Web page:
Ask your Cub Scouts to come up with reasons to eat more, and a greater variety, of fruits and vegetables. Remind them that eating more fruits and vegetables in a greater variety will provide the vitamins and minerals needed for growth. They can brainstorm the benefits of having strong and healthy bodies and use their ideas to create slogans, such as "Another fruit a day helps me play." They can post the slogans at home as motivators. Then they can set goals to eat more fruits and vegetables.  A good idea for increasing fruit consumption is to have them decide to eat a fruit instead of some other snack and to drink fruit juice instead of soda. Challenge students to try a new fruit or vegetable every week.

Have a fruit and vegetable tasting party.

Arrange for the refreshments for your den meetings this month to be fresh fruits and vegetables. Youre your Cub Scouts taste the foods and keep a tally of the number and types of fruits and vegetables they tried. Encourage them to try a fruit or vegetable they have never tried before. Have them describe each food, using words to describe its taste, its feel to the mouth, and its sound when chewed. Examples of descriptive words include, cold, salty, chewy, sweet, juicy, crunchy, etc. Then ask students to write a story about their experiences.

Are fresh vegetables noisy?

Fresh vegetables can be noisy to eat! Have your Cub Scouts do a "sound test" comparison to find the loudest and quietest vegetables. In the process, youll encourage your Cub Scouts to sample vegetables in their most nutritious forms.  Maybe do this with fruit, too.

Gather four or five vegetables that have different textures and can be served raw: carrots, celery, mushrooms, spinach, lettuce, cabbage, cucumbers, cauliflower, and broccoli are all good choices. Wash the vegetables and cut into sticks, slices, florets, or leaves. (Review the different plant parts your Cub Scouts will be eating.)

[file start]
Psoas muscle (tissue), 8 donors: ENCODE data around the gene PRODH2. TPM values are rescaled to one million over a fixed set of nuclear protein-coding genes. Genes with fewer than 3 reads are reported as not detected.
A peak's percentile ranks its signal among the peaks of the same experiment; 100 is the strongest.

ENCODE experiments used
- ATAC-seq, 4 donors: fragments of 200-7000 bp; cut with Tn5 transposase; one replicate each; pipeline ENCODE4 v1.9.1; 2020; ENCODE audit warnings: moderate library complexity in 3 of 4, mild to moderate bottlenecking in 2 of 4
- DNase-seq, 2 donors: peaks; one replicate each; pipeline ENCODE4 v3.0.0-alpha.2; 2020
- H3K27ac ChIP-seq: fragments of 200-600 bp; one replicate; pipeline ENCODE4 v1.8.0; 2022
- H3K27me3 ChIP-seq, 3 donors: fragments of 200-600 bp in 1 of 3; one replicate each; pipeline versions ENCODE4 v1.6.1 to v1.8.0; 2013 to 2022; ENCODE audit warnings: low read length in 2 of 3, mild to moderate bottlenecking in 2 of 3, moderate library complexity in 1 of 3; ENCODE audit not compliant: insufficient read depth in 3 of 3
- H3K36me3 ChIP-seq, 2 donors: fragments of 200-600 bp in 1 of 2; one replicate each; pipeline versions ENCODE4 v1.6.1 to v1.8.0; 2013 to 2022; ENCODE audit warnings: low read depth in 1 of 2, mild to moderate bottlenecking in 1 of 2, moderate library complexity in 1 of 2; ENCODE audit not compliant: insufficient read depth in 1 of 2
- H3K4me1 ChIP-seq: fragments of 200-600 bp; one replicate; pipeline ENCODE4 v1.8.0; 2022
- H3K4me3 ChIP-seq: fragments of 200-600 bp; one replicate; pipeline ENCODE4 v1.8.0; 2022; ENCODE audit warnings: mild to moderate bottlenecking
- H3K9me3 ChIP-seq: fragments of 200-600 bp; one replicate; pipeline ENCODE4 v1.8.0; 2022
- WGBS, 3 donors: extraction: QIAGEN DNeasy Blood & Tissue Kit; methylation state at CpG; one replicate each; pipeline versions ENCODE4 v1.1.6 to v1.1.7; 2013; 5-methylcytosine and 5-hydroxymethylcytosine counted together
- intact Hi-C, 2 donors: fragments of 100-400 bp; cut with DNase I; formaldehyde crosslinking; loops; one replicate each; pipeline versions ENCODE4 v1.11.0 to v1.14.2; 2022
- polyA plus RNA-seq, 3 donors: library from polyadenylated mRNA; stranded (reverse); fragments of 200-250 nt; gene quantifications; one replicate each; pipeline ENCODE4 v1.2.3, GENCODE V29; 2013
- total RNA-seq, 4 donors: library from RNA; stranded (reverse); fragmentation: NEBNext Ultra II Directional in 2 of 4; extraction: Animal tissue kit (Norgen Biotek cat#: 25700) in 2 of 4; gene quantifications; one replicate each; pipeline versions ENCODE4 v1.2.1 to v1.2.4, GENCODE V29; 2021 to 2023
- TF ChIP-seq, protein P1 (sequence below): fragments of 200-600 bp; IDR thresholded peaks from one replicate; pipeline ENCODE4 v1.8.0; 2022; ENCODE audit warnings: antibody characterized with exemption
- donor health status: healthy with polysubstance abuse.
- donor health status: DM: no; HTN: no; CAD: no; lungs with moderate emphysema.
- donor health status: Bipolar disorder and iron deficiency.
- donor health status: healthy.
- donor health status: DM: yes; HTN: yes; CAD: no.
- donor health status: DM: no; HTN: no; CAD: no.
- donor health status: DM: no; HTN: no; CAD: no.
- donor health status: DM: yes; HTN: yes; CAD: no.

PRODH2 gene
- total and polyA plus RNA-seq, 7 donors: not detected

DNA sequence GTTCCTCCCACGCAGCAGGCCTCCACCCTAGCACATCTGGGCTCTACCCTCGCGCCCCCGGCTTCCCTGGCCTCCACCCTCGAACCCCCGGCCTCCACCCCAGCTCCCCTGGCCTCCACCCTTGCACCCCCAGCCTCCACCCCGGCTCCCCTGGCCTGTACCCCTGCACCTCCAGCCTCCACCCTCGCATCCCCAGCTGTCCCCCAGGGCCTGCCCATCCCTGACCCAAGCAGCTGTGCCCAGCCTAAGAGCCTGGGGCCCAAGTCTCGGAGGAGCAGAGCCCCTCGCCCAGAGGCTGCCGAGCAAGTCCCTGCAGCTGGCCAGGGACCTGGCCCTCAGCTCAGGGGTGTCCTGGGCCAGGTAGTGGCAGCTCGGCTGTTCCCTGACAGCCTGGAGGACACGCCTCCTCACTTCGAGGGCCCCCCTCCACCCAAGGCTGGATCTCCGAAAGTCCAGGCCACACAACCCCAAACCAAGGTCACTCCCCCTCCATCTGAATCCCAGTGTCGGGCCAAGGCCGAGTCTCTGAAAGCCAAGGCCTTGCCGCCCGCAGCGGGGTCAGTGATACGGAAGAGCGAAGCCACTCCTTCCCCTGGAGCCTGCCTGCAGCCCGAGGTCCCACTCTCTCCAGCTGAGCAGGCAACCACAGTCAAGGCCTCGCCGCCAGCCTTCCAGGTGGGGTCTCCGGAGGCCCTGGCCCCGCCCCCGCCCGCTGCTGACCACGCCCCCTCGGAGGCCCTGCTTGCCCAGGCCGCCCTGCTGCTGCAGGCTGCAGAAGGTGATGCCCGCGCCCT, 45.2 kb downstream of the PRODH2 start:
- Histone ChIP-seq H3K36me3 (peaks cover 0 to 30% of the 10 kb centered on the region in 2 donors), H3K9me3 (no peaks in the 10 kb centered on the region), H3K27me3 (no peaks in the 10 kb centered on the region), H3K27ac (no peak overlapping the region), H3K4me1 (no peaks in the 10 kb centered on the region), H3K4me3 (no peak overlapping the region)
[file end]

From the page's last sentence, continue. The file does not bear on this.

Ask your Cub Scouts to wash their hands. Set out the vegetables and sample them one at a time. Start with carrots. Describe the color and feel of raw carrots. Remind everyone to listen closely. Then invite your Cub Scouts to bite into the carrot sticks and chew. Ask them to describe the sound of the carrot when it is chewed. Repeat the process for each vegetable. Vote on which vegetable has the loudest crunch and which has the quietest or no crunch at all! Discuss how we need to eat vegetables every day.

Introduce mystery bags.

This activity illustrates the senses of taste, touch, and smell. Your Cub Scouts feel and smell the contents of several Mystery bags to guess what food is inside. Make six or more Mystery bags with a different fruit or vegetable in each one. Suggestions include kiwi, red or green apple, red or green pepper, celery stalk with top left on, lemon sliced in half. Include one or two foods that may be new to your Cub Scouts, such as star fruit or acorn squash. If you have the resources, your Cub Scouts will enjoy tasting samples of the "mystery foods" after they have made their guesses. Talk about how the food feels, smells, and tastes as your Cub Scouts eat. For sanitary reasons, be sure that the food used for tasting is fresh. Do not eat the food that was used for feeling and smelling in the Mystery bags.


Directions for Design 

Louisiana Department of Education

The colors, pictures and names of various fruits and vegetables are used to symbolize the colors of a peacock.

Maybe you could design a turkey with feathers colored the same way to keep it in the Holiday Theme. CD

Hard Candy Wreath

Santa Clara County Council

This craft is a little time consuming but with patience it looks great and is a fantastic gift for the holidays. This project can also be used as a Valentine Day project or Easter craft depending on the type of candy you use.  Adult supervision is recommended.